subscribehere

Hopper Funeral Home

Knox Day 4 Snow School Day

Knox County Public Schools will be CLOSED on Tuesday, February 9, 2016.  This will be Operation Snow School day four (4) for students and staff.

  Assignments for Operation Snow School day four (4) will be available online beginning at 8am on Tuesday morning. 

 Operation Snow School is our non-traditional method of providing instruction on days that the weather forces us to cancel school.  Students should complete paper or online assignments at home that were prepared for them by their teacher(s).

For more information about Operation Snow School visit our website at www.knox.kyschools.us

A dip that scores!

Kristy Dean Cole  Confession of a Baking Queen

Kristy Dean Cole
Confession of a Baking Queen

The Superbowl is the grand finale to NFL season. Soon enough the 50 yard line will give way to the crack of a bat and nine innings. Many a sports fan will follow the next big season of their fan-fueled life. My husband is one of those people. Actually the babbling about baseball has already started, but he is ready for some football this Sunday. 

I’m not a big TV person, but my husband can watch sports for hours hypnotized, looking straight ahead at the 65-inch screen without blinking or speaking a word, unless he pauses for a declaration that he is hungry.

Needless to say, he watches hours of football. He played both high school and college football, and I suppose that will always be his first love. I enjoy sports, but with my husband, it’s always a hot topic in our household, so I have to stay abreast of all things that require jersey uniforms and a point system.

With Superbowl Sunday on its way, I’m getting my menu together for our annual party. Over the years, we have enjoyed it with just the two of us or friends piled up with platefuls of snacks, judging the best commercials, yelling at officials for poor calls, and being confused as to what just happened during the halftime show.

The content you are trying to view is available only to subscribers. Please log-in or go to Register to subscribe today!

Thank you.

Knox County economic development needs more than alcohol

From the Publisher Jay Nolan

From the Publisher
Jay Nolan

Getting more jobs and economic growth was a big part of the conversation during the recent wet/dry election in Knox County. So, Barbourville Mayor David Thompson and city council members jumped into high gear this past week. They reviewed local alcohol ordinances from other similar size cities, tweaked and copied them, then quickly put together an alcohol ordinance for Knox County. Rapid back-to-back readings of the ordinance were held last Thursday and Friday. After its publication in the paper this week makes it official, many hope the ordinance will be the beginning of an economic transformation for Barbourville and Knox County.

Will that really happen? No one knows for sure. But what we do know is for the last 20-year period, census data shows very little growth in Knox County. For most surrounding counties, the trends are even more negative.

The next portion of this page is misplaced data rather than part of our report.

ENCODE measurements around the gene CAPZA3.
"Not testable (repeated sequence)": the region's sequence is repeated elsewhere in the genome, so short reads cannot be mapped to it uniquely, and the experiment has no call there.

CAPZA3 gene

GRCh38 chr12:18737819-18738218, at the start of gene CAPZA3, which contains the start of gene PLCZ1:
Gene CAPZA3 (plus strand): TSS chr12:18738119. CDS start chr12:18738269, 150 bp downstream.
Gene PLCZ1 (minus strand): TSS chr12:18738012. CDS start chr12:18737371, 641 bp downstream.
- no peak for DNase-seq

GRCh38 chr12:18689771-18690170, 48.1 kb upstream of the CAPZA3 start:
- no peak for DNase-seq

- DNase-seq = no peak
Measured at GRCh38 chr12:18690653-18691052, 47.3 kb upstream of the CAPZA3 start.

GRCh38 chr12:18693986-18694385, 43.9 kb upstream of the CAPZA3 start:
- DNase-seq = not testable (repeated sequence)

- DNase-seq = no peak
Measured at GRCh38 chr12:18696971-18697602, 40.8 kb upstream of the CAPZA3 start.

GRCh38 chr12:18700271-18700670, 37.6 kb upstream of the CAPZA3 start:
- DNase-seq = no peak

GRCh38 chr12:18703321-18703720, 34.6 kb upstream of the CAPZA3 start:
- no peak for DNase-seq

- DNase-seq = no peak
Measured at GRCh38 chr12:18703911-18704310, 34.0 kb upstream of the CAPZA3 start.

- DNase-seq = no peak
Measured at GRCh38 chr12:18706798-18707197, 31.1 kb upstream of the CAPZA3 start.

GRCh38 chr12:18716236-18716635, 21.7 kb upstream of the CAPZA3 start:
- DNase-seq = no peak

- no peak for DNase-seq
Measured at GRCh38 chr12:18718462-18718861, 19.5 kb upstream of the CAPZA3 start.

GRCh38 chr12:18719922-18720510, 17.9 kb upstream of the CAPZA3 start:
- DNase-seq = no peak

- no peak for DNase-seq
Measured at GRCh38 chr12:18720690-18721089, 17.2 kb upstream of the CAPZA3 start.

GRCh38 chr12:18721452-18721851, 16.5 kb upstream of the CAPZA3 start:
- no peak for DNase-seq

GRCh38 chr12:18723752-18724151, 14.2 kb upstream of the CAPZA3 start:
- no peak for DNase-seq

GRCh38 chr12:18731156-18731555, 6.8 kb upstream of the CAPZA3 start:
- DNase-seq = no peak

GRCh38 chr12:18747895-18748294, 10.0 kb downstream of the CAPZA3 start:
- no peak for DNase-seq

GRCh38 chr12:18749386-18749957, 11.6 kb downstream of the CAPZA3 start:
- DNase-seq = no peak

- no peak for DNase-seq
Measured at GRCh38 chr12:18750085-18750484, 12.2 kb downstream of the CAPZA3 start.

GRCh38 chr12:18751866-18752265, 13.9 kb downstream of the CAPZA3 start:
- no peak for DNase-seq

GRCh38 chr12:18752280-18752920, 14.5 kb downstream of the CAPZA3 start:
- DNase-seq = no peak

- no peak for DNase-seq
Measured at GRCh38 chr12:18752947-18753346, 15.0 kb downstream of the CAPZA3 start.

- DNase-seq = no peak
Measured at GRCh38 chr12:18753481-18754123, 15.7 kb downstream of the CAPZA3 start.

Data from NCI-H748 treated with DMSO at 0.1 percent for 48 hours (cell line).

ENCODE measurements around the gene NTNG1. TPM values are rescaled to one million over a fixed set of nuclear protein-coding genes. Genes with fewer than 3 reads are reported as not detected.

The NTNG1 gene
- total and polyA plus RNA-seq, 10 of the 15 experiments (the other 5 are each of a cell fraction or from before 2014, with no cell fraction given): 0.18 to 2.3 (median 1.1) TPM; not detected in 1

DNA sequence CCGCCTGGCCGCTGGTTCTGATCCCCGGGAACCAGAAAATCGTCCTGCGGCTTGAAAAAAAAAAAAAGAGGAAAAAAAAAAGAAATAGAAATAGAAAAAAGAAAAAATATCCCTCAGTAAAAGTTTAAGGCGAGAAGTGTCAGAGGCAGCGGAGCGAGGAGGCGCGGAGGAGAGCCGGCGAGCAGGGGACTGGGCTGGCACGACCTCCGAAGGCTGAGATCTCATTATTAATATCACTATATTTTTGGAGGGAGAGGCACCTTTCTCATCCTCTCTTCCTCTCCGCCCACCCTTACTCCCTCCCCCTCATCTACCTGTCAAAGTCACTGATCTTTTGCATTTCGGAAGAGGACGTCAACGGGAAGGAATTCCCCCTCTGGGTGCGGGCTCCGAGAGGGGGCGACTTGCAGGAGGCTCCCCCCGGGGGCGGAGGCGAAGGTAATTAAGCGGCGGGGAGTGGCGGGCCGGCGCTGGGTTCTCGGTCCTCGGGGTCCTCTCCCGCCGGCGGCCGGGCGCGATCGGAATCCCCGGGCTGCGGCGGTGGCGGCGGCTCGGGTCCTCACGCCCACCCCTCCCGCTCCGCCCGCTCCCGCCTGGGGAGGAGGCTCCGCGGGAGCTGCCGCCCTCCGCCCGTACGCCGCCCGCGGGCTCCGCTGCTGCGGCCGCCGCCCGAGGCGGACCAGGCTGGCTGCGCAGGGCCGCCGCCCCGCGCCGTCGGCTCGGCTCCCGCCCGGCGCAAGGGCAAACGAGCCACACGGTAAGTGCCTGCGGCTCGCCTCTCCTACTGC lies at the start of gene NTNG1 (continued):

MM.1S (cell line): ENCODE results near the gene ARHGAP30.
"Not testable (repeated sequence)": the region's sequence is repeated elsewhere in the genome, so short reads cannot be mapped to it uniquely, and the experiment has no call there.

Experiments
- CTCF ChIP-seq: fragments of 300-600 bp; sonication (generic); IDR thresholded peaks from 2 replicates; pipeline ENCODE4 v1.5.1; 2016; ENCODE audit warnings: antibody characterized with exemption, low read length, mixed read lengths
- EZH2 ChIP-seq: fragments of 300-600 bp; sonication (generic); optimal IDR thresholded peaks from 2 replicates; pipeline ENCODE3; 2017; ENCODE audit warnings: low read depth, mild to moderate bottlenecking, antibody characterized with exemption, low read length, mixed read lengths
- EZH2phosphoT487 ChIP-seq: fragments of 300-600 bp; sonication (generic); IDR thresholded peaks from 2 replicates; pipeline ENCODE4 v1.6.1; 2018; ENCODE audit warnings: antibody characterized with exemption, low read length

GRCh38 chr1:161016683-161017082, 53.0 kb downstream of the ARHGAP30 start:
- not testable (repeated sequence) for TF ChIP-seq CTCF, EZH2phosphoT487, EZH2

Graph one

The content you are trying to view is available only to subscribers. Please log-in or go to Register to subscribe today!

Thank you.

Released from Knox County Detention Center

Knox County Detention Center Barbourville, KY

Knox County Detention Center
Barbourville, KY

Released from Knox County Detention Center 2/5/16 (Friday)

Douglas E. Fugate, Melissa Hensley, Anthony J. Mills, Christopher B. Mills, Susan Powell, Jamie L. Sipley, Jason J. Smith, Joshua Vandusen and Samantha K. Weddle.

Released from Knox County Detention Center 2/6/16 (Saturday)

Joseph A. Bean, Anthony Broughton, Virgil Craig, Travis J. Owens, Courtney Roark and Earl S. Smith.

Released from Knox County Detention Center 2/7/16 (Sunday)

Donald K. Feeback, Jimmy D. Golden, Joseph E. Hibbard, James Silcox, Linda C. Vaughn and Mathew M. Whitehead Jr.

Woman cited for animal abuse

Amelia Smith webA horse’s life may have been saved thanks to a caring commuter’s 911 call and the quick response of the Knox County Sheriff’s Department.

Deputy Buster Liford, Special Deputy Curdie Corey and 2nd District Constable Reed Murphy arrived at a residence on KY Hwy 229 Thursday morning, Jan. 28, to find a horse caught in a barbed wire fence at the far end of its paddock. The horse was lying on its side and fighting to break free. The officers trampled through the mud-filled paddock and worked diligently to cut the wire free while the horse continued to struggle with what little strength she had left.

After freeing the mare, which is due to foal in March, of the barbed wire, Deputy Liford removed a wet blanket strapped to her back that was restricting the horse’s front leg movement.

Curtie Corey-Buster Liford-fence webThe 11-year-old Tennessee Walker, along with a five-year-old Standard and four-year-old Appaloosa were fenced in together in the paddock with no available shelter and no fresh water. After freeing the horse, the officers had to help each other out of the paddock, as they were unable to open the gate.

The content you are trying to view is available only to subscribers. Please log-in or go to Register to subscribe today!

Thank you.

1 2 3 500

mitchell-tax-ad

Bowling-275sq

horizon-ad